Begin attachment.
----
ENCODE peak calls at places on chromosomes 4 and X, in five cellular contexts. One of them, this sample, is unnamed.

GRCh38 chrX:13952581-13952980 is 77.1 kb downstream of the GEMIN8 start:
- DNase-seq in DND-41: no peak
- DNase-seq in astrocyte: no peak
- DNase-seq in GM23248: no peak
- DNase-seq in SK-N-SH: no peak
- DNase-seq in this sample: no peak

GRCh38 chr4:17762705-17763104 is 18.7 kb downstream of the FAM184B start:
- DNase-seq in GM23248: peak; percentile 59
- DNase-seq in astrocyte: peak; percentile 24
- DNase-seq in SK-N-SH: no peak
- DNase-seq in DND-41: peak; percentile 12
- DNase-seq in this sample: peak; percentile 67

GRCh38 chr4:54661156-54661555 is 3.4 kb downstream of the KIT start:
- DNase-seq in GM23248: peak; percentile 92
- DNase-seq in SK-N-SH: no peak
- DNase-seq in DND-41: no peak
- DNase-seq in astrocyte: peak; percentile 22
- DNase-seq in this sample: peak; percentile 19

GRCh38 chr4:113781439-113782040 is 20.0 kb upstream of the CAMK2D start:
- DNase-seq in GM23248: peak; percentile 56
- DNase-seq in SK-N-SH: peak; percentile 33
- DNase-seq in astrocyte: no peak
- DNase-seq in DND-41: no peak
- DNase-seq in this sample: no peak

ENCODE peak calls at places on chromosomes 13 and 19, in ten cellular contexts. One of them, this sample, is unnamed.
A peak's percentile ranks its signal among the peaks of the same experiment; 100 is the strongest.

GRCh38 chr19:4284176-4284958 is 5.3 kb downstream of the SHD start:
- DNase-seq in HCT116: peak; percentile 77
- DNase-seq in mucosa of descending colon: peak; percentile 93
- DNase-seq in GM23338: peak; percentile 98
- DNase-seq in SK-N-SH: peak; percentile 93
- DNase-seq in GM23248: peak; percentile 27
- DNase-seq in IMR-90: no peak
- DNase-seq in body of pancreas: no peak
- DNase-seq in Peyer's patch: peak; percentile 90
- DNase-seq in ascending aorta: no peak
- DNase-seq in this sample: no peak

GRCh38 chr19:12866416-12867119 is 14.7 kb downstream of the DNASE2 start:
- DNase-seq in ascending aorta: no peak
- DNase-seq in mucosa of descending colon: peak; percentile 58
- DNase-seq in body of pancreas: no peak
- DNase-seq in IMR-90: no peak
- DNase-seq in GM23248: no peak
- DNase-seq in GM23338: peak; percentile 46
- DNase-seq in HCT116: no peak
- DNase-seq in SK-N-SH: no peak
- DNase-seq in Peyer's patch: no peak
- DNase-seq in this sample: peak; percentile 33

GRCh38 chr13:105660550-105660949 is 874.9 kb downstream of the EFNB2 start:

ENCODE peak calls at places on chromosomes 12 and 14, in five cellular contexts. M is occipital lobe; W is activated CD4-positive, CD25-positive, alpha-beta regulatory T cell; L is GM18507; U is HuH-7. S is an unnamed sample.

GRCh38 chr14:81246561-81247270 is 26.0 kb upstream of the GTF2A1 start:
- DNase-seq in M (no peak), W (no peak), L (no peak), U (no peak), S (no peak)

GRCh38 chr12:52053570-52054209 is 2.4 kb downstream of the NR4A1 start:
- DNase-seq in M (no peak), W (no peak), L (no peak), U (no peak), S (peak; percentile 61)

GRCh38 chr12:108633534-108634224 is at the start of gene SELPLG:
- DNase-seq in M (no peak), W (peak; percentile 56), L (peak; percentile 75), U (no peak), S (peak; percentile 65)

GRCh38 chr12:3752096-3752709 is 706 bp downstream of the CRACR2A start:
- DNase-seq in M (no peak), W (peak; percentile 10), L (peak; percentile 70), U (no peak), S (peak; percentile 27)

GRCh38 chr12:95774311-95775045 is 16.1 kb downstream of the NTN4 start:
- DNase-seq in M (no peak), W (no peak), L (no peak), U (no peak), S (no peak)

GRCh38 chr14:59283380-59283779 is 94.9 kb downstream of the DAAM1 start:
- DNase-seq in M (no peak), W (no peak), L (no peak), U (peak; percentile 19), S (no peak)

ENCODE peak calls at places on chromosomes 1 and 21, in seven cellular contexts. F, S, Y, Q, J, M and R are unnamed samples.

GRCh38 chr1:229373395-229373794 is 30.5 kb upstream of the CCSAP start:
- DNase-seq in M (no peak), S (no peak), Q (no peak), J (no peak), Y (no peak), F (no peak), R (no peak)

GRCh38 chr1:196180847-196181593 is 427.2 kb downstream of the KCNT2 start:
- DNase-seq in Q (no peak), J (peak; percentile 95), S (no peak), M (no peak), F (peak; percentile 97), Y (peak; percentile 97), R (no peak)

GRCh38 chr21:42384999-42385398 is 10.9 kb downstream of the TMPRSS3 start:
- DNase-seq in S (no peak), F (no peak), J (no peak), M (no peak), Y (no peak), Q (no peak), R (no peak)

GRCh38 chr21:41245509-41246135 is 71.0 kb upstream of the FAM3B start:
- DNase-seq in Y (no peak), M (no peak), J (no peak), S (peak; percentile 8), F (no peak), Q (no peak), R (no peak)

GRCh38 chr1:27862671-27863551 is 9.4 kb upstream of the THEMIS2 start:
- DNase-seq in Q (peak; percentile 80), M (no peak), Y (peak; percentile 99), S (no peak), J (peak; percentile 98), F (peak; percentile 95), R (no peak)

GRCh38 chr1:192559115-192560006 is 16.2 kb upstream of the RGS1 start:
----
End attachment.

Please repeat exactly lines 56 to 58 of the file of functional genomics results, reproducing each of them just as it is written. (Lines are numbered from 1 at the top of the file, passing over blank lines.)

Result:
GRCh38 chr12:108633534-108634224 is at the start of gene SELPLG:
- DNase-seq in M (no peak), W (peak; percentile 56), L (peak; percentile 75), U (no peak), S (peak; percentile 65)

GRCh38 chr12:3752096-3752709 is 706 bp downstream of the CRACR2A start: